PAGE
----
Women were at last able to make garments much faster than in the past. Ease in piecing quilt squares, mending, and other domestic sewing chores freed women up for other activities. Though men feared they'd spend their free time playing cards, gossiping, or gadding about town, most probably got a little more rest or took part in charitable activities.
Thanks for reading. For you ladies out there who sew, thank goodness for Singer and the other individuals who developed sewing machines.

A Marshal of Her Own – Blurb and Excerpt
Despite rumors of “strange doings” at a cabin in Fredericksburg, investigative reporter Dessa Wade books the cottage from which lawyer, Charity Dawson, disappeared in 2008. Dessa is intent on solving the mystery. Instead, she is caught in the mystery that surrounds the cabin and finds herself in 1890 in a shootout between the Faraday Gang and a US Marshal.
Marshal Cole Jeffers doesn’t believe Miss Wade is a time traveler. He admits she’s innocent of being an outlaw, but thinks she knows more about the gang than she’s telling. When she’s kidnapped by Zeke Faraday, Cole is determined to rescue her. He’s longed for a woman of his own, and Dessa Wade just might be the one—if she’ll commit to the past.

Dessa stood still and watched as they conversed. Something stank to high heaven about this entire situation. Why were the cops chasing robbers on horseback? It’s not like Fredericksburg was that isolated. She glanced at the captured men. The boy moaned, and she made a step to go over and help him. The Marshal spun, and the expression in his eye froze her in place.
 “He needs first aid.”
 “He’s fine. The Doc will tend to him when we get to the jail.”
  “You could at least call 911 and let them patch him up for you.” She nodded to the man lying so still with his eyes closed. “Your other prisoner doesn’t look so good. He’s going to die on you if you don’t start CPR or get him some help.”
 “Lady, no one is going to hear a yell from out here. Never heard of any 911 or CPR.” He propped the hand not holding the shotgun on his hip and threw her a disgusted look. “Are you blind? That man is dead, shot through the heart.”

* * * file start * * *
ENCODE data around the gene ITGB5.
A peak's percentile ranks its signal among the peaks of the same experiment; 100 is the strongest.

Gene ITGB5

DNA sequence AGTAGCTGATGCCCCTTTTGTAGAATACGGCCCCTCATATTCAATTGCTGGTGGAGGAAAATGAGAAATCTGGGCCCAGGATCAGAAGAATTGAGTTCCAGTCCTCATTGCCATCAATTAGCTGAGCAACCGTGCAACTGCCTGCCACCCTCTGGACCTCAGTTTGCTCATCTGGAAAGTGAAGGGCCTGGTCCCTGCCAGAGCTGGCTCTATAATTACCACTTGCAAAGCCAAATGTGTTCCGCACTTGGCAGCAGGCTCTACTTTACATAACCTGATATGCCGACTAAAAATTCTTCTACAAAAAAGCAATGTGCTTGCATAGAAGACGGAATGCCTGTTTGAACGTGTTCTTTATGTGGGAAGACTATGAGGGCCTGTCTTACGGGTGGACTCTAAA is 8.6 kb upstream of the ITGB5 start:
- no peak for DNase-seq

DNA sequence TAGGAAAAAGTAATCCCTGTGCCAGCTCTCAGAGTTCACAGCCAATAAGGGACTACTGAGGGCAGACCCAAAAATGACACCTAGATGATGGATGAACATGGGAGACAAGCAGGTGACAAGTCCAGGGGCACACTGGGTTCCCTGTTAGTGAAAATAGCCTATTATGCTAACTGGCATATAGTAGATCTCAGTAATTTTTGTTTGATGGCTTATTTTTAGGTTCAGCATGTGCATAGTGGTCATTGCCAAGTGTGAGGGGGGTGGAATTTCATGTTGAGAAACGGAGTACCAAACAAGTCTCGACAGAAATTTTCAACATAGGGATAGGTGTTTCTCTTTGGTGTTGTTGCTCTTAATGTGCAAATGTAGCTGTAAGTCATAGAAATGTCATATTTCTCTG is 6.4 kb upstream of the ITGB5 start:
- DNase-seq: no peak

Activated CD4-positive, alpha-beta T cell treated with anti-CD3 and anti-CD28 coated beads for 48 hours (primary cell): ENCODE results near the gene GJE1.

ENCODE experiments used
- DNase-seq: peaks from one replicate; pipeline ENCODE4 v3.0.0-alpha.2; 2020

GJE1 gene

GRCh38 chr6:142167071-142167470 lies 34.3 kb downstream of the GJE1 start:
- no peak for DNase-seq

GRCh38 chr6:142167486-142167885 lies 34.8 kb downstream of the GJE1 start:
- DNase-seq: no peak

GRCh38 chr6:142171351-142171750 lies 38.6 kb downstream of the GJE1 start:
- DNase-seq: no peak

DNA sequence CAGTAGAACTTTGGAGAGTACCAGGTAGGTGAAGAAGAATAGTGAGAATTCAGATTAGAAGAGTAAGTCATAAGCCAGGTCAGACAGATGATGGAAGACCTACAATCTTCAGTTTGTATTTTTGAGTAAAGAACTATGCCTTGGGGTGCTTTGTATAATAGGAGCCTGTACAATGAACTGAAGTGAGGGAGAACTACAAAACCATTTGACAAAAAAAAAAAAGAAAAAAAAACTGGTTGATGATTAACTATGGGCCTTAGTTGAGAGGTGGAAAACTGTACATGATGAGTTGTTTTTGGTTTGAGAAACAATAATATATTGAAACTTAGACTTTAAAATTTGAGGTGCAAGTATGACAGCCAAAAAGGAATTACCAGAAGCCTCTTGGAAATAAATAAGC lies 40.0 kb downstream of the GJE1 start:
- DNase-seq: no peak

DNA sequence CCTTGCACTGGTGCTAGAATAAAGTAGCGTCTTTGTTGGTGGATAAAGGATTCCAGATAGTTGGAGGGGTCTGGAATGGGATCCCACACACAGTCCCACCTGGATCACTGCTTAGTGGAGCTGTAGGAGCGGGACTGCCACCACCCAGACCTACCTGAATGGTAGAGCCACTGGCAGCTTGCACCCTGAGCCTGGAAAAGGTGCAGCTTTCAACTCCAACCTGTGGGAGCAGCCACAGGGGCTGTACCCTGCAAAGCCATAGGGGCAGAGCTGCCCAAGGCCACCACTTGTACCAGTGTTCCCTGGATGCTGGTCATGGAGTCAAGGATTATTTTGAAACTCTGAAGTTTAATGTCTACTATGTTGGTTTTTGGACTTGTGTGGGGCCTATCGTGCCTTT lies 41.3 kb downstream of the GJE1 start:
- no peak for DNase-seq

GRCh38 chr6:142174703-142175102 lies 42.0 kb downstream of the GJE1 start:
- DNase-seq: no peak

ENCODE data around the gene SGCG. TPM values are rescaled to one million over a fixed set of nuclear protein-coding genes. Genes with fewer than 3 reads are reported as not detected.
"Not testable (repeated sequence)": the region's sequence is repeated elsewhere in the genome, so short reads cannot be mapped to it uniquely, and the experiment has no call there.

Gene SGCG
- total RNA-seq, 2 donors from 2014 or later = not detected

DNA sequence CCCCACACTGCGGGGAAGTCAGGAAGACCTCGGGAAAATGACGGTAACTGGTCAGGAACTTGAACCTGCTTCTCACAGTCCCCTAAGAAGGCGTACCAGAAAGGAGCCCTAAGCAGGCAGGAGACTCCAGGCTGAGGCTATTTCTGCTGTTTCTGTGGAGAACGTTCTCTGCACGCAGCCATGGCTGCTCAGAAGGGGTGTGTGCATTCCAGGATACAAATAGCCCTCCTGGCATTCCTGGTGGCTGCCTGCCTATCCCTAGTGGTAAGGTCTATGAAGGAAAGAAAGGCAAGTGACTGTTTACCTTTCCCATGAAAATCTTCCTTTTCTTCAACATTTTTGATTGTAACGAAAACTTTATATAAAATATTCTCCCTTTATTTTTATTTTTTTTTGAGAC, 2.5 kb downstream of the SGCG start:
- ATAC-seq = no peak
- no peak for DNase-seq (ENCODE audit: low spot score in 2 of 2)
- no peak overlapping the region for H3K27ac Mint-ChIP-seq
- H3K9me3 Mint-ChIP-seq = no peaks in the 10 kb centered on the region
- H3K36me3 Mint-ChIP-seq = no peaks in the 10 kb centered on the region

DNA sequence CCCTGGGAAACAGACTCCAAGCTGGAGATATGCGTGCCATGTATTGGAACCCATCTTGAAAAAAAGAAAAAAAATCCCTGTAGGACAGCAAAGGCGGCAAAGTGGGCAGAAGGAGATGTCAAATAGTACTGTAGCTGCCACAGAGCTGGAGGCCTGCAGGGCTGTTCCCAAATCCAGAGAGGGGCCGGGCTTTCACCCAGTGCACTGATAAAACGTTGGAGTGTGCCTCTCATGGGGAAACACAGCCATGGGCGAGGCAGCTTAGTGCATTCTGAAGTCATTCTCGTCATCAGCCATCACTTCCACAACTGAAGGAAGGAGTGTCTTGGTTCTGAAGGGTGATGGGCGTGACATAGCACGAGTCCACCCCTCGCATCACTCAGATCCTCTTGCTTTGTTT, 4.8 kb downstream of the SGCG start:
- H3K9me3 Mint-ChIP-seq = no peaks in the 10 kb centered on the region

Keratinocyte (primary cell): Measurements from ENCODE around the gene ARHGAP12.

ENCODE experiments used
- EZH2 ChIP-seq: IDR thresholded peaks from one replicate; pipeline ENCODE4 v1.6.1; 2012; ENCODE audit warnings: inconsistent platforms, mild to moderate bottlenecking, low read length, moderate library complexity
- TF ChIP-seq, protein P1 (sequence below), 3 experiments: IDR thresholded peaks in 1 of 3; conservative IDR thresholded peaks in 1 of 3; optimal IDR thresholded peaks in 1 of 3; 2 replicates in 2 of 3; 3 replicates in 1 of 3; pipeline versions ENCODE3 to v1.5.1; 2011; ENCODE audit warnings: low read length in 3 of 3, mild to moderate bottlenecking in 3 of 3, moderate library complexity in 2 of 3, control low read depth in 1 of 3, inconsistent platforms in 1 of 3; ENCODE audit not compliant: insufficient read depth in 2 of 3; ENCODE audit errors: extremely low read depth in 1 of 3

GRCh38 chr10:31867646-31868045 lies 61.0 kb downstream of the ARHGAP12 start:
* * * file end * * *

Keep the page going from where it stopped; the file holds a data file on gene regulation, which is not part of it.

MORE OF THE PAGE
Her head swam for a moment, and she struggled not to give in to the sensation and faint. She drew in deep gulps of air. “Well...well..., what about the coroner and the meat wagon, not to mention the CSI folks? If you don’t get them to record the scene, how are you going to cover your butt? The authorities might say you shot him in cold blood.”
He looked at her like she’d sprouted an extra head. “I don’t know what the hell you are talking about woman. No one will question my authority. I’m the law in this county. Now, be quiet, or I’m going to gag you.”

A Marshal of Her Own will be available now at The Wild Rose Press,, Barnes and and other online book stores. It is the sequel to A Law of Her Own available at The Wild Rose Press,, and Barnes and and other online book stores. I’m awaiting a release date for A Love of His Own, the third story in the Prairie, Texas series.

My release contest for A Marshal of Her Own began November 9th. I’ll be giving away this vintage rhinestone typewriter pin. To enter the drawing, go to my website or blog and sign up for my newsletter. Don’t forget to verify your email address. If you already receive it, email me at with A Marshal of Her Own contest in the subject line. Contest ends December 15, 2011.

Leave me a comment or ask a question today and you’ll be entered into a drawing for an ecopy of A Law of Her Own.

Also, today’s blog post is part of 2 blog tours—this one for A Marshal of Her Own and starting December 4th, one for Born in Ice. Follow along each day and leave a comment to be entered into the grand prize drawing and learn about my Born in Ice contest.